Saturday, July 17, 2010

My friend Jeremiah wrote the following as part of a blog about this past week in Hollywood and church....

...I absolutely marvel at what happens every Thursday night on Santa Monica Blvd in Hollywood! Every Thursday for the past five-plus years, a small team of young people (many of whom are white college students from affluent homes) have assembled on a street corner in the middle of the night, prayed publicly, and then went and mingled with the prostitutes, drug dealers, addicts, transgenders, and other outcasts of society.

I have witnessed countless illegal transactions and scantily clad boys. I have been spit on and cussed at. I have been solicited by dealers and prostitutes, and harassed by security guards and the police. But I have also seen lives changed. More than once, I have seen someone become pleasantly surprised when they learned that the enjoyable conversation they were having was not with a fellow street person but with a Christian who drove 40 miles (each way) in the middle of the night just to show them the love of Jesus. I have a handful of stories I can tell of real growth and restoration that has occurred in the lives of these people that society wrote off years ago.

Mind you that we encounter many people on the streets and it's not like they just decided one day to have a sex-change operation, start snorting cocaine, and begin selling their body to strangers on the boulevard. Every person has a unique, and always sad, story about how they came to be who and where they are. Most were abused or abandoned at a very early age. Many people we encounter are bitter and resentful. They gave up hope long ago and don't want any pity or help from us. They do their thing and we do our thing. It's a minority that accepts us and talks with us.  It is this minority, and the prompting of the Holy Spirit, that has kept us coming back each week.

 There were just two team members last night, me and Holly.  After praying, we quickly went inside the donut shop and bought some drinks and began seeing some people that we did know. We talked to some people we hadn't seen in a while about recent family issues, recent deaths, stints in prison, and more. Holly and I made a point of inviting at least three people to our midnight church service - and  loudly enough that everyone around got the invite as well. One guy heard one of my loud announcements, and drunkenly turned to me and asked "You guys gonna have pizza tonight? I haven't eaten in days."

No one wanted to follow us, so Holly and I walked down to where the church services are usually held, bought a dozen donuts, and proceeded to sit on a window sill and talk while we waited to see who would show up. After roughly ten minutes, a group of people rounded the corner and approached us. There were six people. We smiled and greeted them and asked if they came for the donuts. Four of them said, "We came for donuts and to hear the sermon." The other two said, "We came just for the sermon."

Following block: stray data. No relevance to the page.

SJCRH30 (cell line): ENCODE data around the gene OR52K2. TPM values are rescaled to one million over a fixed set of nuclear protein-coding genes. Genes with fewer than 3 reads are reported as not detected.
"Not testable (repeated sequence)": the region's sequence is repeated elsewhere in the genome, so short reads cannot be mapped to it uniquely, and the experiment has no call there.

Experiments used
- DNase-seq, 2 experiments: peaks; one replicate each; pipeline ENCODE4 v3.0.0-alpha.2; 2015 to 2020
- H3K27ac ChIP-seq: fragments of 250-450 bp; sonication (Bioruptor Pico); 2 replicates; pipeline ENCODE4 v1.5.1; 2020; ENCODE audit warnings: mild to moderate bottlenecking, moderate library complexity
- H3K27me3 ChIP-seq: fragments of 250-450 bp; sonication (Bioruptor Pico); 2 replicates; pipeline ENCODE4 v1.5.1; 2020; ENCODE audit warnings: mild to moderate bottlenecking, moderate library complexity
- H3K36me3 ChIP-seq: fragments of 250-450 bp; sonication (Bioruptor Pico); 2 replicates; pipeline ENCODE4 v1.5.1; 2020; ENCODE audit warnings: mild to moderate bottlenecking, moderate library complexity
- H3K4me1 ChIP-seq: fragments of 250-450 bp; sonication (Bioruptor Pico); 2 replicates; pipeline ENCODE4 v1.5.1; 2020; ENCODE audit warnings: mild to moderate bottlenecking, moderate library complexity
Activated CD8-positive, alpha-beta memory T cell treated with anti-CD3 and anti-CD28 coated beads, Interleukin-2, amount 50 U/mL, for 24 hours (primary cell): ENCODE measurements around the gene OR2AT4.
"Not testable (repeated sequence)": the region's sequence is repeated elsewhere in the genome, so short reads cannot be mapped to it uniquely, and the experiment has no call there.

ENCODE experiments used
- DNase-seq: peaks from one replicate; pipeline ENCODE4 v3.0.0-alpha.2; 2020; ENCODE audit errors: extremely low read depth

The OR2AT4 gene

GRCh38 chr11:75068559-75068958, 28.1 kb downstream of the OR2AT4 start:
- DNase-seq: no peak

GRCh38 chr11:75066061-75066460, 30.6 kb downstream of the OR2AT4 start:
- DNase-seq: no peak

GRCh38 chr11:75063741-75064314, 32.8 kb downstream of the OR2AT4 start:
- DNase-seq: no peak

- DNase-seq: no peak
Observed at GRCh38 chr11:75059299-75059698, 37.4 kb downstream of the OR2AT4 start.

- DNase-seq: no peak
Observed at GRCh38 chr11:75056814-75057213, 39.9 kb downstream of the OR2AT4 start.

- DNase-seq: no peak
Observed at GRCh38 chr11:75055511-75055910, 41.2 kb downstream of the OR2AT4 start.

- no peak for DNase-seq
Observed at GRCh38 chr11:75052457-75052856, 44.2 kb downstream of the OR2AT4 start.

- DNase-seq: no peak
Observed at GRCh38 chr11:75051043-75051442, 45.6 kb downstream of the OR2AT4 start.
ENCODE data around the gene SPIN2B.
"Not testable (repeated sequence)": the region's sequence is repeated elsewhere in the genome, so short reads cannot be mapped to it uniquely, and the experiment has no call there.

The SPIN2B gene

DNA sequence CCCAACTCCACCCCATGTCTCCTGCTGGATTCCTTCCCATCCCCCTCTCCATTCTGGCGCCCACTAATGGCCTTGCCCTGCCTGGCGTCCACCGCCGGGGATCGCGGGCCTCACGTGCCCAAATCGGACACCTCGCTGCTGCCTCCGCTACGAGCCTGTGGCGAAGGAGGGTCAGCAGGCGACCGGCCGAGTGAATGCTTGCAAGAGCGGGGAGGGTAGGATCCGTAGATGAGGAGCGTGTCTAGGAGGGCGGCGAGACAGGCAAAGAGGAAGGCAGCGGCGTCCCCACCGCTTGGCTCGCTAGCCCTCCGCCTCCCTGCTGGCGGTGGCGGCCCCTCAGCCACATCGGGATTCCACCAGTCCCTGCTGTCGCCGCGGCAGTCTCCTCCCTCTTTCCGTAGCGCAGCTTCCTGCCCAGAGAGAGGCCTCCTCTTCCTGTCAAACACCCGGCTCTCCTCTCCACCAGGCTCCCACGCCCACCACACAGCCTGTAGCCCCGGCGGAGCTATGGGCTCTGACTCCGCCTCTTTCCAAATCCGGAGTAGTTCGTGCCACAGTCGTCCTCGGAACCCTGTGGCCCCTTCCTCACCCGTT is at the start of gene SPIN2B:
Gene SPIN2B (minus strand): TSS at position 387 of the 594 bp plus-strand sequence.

We all gathered in a circle, held hands, and prayed for the food. Then everyone sat and I gave a sermon. As I often do, I left the sermon open for discussion. So, in the middle of it, one guy asked who wrote the Bible and another guy mentioned that his favorite book of the Bible is Revelation. Two people in particular reminded me of elementary-age kids in a Sunday School class. They added their thoughts to the lesson and wanted to make sure they answered every question I asked. They were proud of their involvement, excited even.

The six people who came to the service last night left with an air of accomplishment, a bit of a glow even. They had learned something new and seen old things in a new way. A part of them had been cleansed a little such that they were refreshed. They said they'd be bringing more people back next week, because lots of people need "this".

Allow me to put all this into proper perspective; most people who linger in our area of Hollywood do so for one of the following reasons: to buy or sell drugs, to buy or sell sex. That means that it's highly likely that these people put off making financial transactions long enough to come and hear a message about God. When was the last time that you left your cubicle, your shopping cart, your check stand, your desk, or your place in line to attend an impromptu church service? If someone approached you next week at your place of work or while you were out shopping and invited you to a 15-minute Bible study in a parking lot, would you consider that an inconvenience or an opportunity that's worth putting everything else on hold for?

Only God knows what's going to happen to these six people and what exactly was going through their heads last night, but one thing is certain. They felt that the word of God was worth forgoing all else, at least for a moment, in spite of any temporary inconvenience...

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